I have considered the various definitions and I do not consider that 'senior' can be equated with 'over qualified'. I consider that the statement to the complainant that he was 'too senior' could be interpreted as a reference to his age. I, therefore, find that the complainant has established a prima facie case of discrimination on the age ground. The respondent's contention is that 'senior' was a reference to the complainant's years of post qualification experience. I accept that 'senior' could have been a reference to the complainant's length of service as an accountant or higher rank based on his 'years of post qualification experience'. On that basis, I find that the respondent has rebutted the complainant's claim of discrimination and on the balance of probability, I find that the respondent did not directly discriminate against the complainant on the age ground.
5.8 Part IV of the Employment Equality Act, 1998, deals, inter alia, with indirect discrimination. Section 28 of the Act provides that C and D represent two persons who differ in relation to any of the eight grounds. For the purposes of that part of the Act, a comparison may be made between two persons who differ in relation to their marital status, family status, sexual orientation, religion, age, disability, race and membership of the Traveller community. In relation to the age ground, this means that a comparison may be made between two persons of different ages. Section 31 of the Act, prohibits indirect discrimination and section 31(1) provides that where a provision relating to employment applies to all employees or prospective employees and operates to the disadvantage of one person compared to another and in practice can be complied with by a substantially smaller proportion of employees or prospective employees of a particular category relative to persons of a different marital status, family status, disability, age etc. and cannot be justified as being reasonable in all the circumstances, it shall be regarded as indirect discrimination contrary to section 8 of the Act on whichever of the grounds is relevant. Section 31(3) provides that subsection (1) shall apply in relation to the provision of any services of an employment agency as are referred to in section 11(1).
5.9 As mentioned in paragraph 5.6 above, the minimum experience stated in the advertisement in practice became a maximum thereby eliminating all those with more than 2 years experience. The complainant submits that most accountants would qualify by their mid twenties, assuming a 4 year Commerce degree with three years of practicals and further exams. He submits that most qualified accountants with 2-3 years post qualification experience would be in their late twenties and that by seeking such candidates only, those who are aged 30 and over are automatically excluded which is discriminatory. In a supplementary submission received from the respondent in relation to the issue of indirect discrimination, it submitted that the requirement does not operate to the disadvantage of older applicants as it is a requirement unrelated to age. It further submits that there is nothing that prevents anyone of any age qualifying as a Chartered Accountant and thus gaining 2/3 years post qualification experience.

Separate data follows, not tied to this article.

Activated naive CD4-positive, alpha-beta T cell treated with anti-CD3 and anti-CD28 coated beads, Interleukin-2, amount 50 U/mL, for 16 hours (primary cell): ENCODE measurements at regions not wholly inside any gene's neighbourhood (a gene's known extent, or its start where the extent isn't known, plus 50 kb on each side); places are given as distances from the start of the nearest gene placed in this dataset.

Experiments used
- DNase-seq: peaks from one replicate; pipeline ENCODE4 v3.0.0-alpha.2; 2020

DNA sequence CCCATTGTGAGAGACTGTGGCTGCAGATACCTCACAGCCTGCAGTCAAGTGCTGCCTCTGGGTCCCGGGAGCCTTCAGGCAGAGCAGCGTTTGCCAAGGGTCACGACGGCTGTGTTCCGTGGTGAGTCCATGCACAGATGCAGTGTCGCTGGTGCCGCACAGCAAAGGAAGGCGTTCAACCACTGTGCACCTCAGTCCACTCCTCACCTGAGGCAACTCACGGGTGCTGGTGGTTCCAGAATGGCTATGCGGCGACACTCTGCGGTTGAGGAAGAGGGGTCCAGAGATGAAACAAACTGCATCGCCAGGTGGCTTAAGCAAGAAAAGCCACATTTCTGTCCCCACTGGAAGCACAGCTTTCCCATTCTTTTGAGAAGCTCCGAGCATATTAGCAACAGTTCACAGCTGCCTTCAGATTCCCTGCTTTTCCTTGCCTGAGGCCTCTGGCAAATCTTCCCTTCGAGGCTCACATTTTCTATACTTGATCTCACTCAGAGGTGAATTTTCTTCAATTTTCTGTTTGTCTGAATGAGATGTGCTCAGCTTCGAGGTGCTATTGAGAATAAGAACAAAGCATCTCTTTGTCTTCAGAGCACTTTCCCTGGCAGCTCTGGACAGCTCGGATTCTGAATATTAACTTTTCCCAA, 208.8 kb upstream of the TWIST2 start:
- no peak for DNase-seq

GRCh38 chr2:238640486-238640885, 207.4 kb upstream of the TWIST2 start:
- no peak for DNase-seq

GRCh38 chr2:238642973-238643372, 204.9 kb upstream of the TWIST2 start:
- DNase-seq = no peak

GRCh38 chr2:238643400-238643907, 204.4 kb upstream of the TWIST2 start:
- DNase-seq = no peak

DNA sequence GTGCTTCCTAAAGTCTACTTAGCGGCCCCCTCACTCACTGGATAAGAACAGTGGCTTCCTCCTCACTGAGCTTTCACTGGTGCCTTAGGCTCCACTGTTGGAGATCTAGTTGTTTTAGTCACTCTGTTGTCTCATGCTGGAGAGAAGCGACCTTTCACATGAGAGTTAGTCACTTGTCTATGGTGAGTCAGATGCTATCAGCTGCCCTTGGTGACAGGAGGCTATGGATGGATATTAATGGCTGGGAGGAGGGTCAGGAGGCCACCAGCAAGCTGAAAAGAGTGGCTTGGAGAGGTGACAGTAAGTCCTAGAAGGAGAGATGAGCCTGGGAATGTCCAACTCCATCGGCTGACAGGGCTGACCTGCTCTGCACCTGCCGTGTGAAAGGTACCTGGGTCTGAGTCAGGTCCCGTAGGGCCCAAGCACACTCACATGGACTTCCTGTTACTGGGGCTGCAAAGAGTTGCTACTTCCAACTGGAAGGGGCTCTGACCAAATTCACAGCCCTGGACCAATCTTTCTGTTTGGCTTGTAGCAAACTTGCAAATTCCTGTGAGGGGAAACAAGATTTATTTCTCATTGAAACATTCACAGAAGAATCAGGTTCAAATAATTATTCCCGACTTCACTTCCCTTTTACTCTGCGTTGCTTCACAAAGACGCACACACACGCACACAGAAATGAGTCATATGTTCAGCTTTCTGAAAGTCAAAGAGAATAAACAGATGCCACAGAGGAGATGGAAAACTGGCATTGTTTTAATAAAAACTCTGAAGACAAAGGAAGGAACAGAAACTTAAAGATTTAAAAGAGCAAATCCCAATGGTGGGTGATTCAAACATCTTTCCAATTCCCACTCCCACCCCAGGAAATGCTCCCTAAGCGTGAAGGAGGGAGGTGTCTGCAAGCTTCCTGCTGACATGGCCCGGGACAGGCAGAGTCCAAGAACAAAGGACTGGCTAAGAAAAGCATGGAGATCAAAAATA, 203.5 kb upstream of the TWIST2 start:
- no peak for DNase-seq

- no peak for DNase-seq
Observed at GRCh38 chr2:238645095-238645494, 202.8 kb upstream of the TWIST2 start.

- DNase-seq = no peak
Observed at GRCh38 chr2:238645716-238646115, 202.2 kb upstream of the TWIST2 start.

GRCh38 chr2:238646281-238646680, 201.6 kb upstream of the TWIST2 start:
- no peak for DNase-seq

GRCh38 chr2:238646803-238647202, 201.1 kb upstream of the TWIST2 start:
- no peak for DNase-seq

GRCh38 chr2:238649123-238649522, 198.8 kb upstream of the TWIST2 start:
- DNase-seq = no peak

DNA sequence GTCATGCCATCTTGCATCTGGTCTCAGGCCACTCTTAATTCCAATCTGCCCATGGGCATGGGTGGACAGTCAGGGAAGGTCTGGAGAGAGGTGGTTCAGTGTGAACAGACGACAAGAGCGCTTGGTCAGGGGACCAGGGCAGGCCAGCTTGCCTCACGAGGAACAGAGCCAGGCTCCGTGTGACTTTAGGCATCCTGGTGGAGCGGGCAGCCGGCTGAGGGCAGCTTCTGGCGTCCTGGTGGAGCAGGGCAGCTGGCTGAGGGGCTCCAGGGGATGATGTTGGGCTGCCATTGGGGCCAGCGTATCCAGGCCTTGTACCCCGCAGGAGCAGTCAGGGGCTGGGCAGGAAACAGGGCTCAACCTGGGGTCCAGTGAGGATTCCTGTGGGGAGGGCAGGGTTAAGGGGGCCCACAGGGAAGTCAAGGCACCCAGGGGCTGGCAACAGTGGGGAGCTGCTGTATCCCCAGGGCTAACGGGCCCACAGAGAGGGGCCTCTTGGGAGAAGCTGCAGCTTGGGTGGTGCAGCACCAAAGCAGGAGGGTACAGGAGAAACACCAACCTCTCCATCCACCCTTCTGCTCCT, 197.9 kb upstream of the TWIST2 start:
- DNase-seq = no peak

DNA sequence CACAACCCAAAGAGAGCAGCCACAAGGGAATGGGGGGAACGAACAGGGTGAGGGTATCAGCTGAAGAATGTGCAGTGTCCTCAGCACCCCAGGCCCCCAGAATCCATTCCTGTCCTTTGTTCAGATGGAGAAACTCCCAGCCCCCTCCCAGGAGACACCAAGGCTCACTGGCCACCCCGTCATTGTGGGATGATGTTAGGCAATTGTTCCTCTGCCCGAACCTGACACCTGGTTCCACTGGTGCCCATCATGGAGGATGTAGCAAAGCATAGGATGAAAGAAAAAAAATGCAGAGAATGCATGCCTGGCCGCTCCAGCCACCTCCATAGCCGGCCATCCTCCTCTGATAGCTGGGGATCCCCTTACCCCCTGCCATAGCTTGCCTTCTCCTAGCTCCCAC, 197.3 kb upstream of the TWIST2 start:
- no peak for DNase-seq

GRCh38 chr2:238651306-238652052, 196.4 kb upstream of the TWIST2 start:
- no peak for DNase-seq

5.10 The complainant in this case did not adduce statistical evidence in support of his argument that the requirement of 2/3 years post qualification experience impacted adversely on those over 30 years. In the Labour Court case of NBK Designs Ltd v. Marie Inoue3, the Court noted that the "question of whether an expert tribunal (such as the Court) can reach conclusions by relying on the knowledge and experience of its members, without any evidence being adduced on the point," had not been previously considered by the Court but had been considered by the UK and Northern Ireland. The Labour Court quoted from Price v. Civil Service Commission4, Perera v. Civil Service Commission5 (which was subsequently adopted in Clymo v. Wainsword London Borough Council6) and Briggs v. North Eastern Education and Library Board7.
I refer to an extract from the Perera case quoted by the Labour Court which reads as follows: